Nothing makes me cringe more than that eternally British phrase “Cuppa tea?” when you go to a friend’s house. And especially if it’s just an acquaintance rather than an actual friend.
But why? I can hear you say, disbelievingly. You’re English, aren’t you?
Well yes, but as someone who has her good days, bad days and some impossible days with depression and anxiety, this simple question is laced with far more than a basic beverage enquiry.
When you’re in my position, a good day is when someone asks the question and I can immediately answer without even blinking: “no thanks, but if you have coffee that would be great!” And then I can go ahead and get precisely what I want, exactly the way I want it, poured invitingly into my mug.
On a bad day, everything in my head works slower; decisions take much longer and my outward intelligence takes a severe nose-dive into Jeremy-Kyle-guest territory. The conversation would go something like this:
“Hey, how are you?”
me: “mmm fine. Yeah. Fine!”
“Lovely. Would you like a tea or coffee?”
…! another question…”Oh, umm, ” [hesitation whilst brain cranks into gear] “Coffee, yes please.”
This is where I get into trouble. Yes, really! You see, I like a lot of milk, more like a latte, so that’s at least 30ml of milk in a standard size cup. Which means I need to explain that before the coffee is poured so there’s enough room for that amount of milk. And I want to just say this, but for some reason the ability to vocalise this instruction has disappeared from my skills set. And then the anxiety pops up to say hello. If I do manage to form the words and describe my dream drink, will my friend think I’m too picky? Too demanding? – Oooh, get her! She can’t just have a cup of coffee, no, she has to have a laah-tay– And the thinking spirals: I’m wondering if I’ll ever get invited back, will she still want to be my friend! I know this seems ridiculous, but in the moment, anxiety is so persuasive and I truly believe that saying what I want will lose me a friend.
Suddenly, my friend’s opinion of me is far more important than actually liking the flavour of the brown liquid being offered to me, so my response, two seconds later, is reduced to “yes, please.” And I might be able to add “and one sugar”, despite me always carrying sachets of my preferred sweetener around in my handbag to lessen caloric intake. But again, I don’t want my friends to think I’m weird/difficult/a java-diva. Internally the paranoia is making me jittery and has taken over all higher reasoning. You could now present me with a cup of steaming pond extract and in typical British style I would nod politely, and sip it ‘gratefully’. Normality is paramount, so I have often ended up drinking coffee that tasted like it had been mixed with petrol (or even tea), but then on a bad day, I can’t escape the feeling that that’s actually what I deserve.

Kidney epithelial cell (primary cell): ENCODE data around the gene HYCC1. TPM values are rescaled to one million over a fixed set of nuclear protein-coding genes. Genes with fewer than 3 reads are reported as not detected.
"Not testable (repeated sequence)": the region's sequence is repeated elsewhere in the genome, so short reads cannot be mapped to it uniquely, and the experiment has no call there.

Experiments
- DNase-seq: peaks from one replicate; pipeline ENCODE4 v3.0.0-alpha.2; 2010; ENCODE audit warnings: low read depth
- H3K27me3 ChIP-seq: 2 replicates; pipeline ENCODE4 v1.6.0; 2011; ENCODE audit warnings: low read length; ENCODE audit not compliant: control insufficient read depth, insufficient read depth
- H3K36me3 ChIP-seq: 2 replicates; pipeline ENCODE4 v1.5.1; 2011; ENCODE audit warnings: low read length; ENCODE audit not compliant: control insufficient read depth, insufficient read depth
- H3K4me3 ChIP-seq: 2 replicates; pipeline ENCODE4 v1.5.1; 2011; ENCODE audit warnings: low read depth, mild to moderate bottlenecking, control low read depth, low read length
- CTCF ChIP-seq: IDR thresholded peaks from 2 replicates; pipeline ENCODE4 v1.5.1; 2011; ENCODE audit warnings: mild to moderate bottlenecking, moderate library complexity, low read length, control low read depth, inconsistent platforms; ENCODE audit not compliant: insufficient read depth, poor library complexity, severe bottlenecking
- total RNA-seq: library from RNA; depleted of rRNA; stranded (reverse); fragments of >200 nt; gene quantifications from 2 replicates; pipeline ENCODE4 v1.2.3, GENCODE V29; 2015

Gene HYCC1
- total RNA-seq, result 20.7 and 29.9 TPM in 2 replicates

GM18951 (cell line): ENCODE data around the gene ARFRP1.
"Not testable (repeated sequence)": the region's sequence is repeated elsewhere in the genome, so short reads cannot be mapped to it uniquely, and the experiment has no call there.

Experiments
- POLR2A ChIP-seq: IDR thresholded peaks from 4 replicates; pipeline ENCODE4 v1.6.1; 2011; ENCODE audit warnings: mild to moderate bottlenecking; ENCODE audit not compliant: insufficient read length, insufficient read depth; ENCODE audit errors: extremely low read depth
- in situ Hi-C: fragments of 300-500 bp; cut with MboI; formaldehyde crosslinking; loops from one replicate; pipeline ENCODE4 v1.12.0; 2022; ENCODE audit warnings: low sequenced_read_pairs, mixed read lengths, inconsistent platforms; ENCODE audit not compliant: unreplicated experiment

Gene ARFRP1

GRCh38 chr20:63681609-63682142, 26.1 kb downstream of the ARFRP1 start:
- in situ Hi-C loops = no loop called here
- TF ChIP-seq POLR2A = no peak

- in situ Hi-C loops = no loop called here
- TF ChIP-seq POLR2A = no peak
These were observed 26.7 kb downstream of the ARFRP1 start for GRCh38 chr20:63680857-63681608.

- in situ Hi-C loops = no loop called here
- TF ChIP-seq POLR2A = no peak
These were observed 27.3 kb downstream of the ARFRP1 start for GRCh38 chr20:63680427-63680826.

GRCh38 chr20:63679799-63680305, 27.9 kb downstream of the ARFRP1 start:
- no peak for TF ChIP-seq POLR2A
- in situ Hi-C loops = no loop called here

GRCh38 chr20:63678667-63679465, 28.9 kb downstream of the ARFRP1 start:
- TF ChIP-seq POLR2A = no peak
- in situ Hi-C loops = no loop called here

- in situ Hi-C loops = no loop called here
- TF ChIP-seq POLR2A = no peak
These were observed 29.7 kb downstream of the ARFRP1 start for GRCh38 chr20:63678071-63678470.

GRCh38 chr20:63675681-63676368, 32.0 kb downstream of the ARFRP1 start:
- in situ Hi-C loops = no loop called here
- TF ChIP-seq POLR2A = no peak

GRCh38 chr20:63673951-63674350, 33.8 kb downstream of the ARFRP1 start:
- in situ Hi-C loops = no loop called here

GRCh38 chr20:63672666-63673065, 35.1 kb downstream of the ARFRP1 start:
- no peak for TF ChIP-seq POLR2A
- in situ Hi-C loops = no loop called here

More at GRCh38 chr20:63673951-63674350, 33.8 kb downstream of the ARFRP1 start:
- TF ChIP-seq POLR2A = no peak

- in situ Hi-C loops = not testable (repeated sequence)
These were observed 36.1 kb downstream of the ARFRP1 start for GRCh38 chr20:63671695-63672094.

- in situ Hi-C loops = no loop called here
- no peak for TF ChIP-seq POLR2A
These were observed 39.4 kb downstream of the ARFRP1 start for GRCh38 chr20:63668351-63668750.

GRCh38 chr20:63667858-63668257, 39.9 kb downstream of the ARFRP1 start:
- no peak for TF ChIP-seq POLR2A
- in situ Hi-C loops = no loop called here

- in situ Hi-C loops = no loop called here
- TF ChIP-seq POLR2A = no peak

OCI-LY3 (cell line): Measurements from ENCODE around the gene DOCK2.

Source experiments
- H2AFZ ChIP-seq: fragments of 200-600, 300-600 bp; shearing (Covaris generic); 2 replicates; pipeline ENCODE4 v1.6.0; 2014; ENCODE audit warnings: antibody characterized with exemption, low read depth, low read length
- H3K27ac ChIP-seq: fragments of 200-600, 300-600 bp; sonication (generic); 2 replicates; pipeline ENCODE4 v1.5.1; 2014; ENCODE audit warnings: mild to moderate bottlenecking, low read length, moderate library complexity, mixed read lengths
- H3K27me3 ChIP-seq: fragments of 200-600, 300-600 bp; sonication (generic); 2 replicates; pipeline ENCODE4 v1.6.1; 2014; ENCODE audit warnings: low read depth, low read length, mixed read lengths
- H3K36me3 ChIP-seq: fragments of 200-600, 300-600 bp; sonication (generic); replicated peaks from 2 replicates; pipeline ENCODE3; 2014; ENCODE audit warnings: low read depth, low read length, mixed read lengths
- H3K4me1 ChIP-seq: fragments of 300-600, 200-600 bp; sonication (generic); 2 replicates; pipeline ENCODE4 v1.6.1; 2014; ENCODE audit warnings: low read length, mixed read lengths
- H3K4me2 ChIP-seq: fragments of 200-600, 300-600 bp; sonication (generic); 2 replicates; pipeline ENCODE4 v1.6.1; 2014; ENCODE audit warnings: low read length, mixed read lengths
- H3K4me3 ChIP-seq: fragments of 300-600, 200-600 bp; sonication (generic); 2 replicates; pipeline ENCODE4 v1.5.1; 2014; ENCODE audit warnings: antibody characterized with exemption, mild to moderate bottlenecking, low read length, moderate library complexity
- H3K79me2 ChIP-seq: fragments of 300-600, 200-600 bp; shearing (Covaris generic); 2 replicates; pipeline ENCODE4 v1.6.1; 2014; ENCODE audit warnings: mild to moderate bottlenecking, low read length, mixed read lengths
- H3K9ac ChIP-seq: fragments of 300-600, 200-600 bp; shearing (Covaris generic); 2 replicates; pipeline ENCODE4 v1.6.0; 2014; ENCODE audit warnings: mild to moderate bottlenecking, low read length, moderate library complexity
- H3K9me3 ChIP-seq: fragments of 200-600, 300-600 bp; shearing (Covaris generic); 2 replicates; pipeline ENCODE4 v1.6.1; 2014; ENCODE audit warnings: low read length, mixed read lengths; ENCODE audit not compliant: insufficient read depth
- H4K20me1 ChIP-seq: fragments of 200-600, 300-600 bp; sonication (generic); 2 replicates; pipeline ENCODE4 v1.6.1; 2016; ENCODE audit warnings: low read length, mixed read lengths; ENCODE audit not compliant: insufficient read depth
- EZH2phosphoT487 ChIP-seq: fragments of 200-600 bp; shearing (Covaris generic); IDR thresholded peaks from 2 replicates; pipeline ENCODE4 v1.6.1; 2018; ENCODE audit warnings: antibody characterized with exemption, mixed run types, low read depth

And finally, there are the impossible days. On those days, you’re lucky if I made it to your house at all. I’ll be an hour late, wearing yesterday’s clothes, regardless (or oblivious to) the sauce stain on my left bosom. I may have odd socks on. I certainly won’t have brushed my teeth or my hair and I won’t be wearing make up for fear of resembling a Picasso. My daughter however, (I’ll call her Isobel on here) will look immaculate – I do have some standards to maintain. Inevitably I will have forgotten something important like my house keys, or spare nappies.
On days like these it is practically impossible for me to make any decisions at all, especially anything more complicated than yes or no! Sometimes the notion of transmitting the correct orders from my brain to the muscles of my lips to formulate any speech at all is a step too far. It’s not that I don’t want to talk – I simply can’t. An offer of a cuppa is likely to make me cry, because reaching my friend’s house has taken so much out of me that my last tether to normality snaps.
And here’s where my true friends come into their own. They won’t say anything more. They’ll sit me down and go away into the kitchen to make me a coffee anyway, because they’ll remember (3/4 coffee, 1/4 milk, preferably from a cafetiere, but instant’s better than nothing, not too hot, 1 sweetener) and they’ll leave me alone to cry and pull myself back together. Because I don’t need more embarrassment, or too much sympathy. And because, maybe, although I am unable to ask for it, I do actually deserve to be served a coffee exactly the way I like it.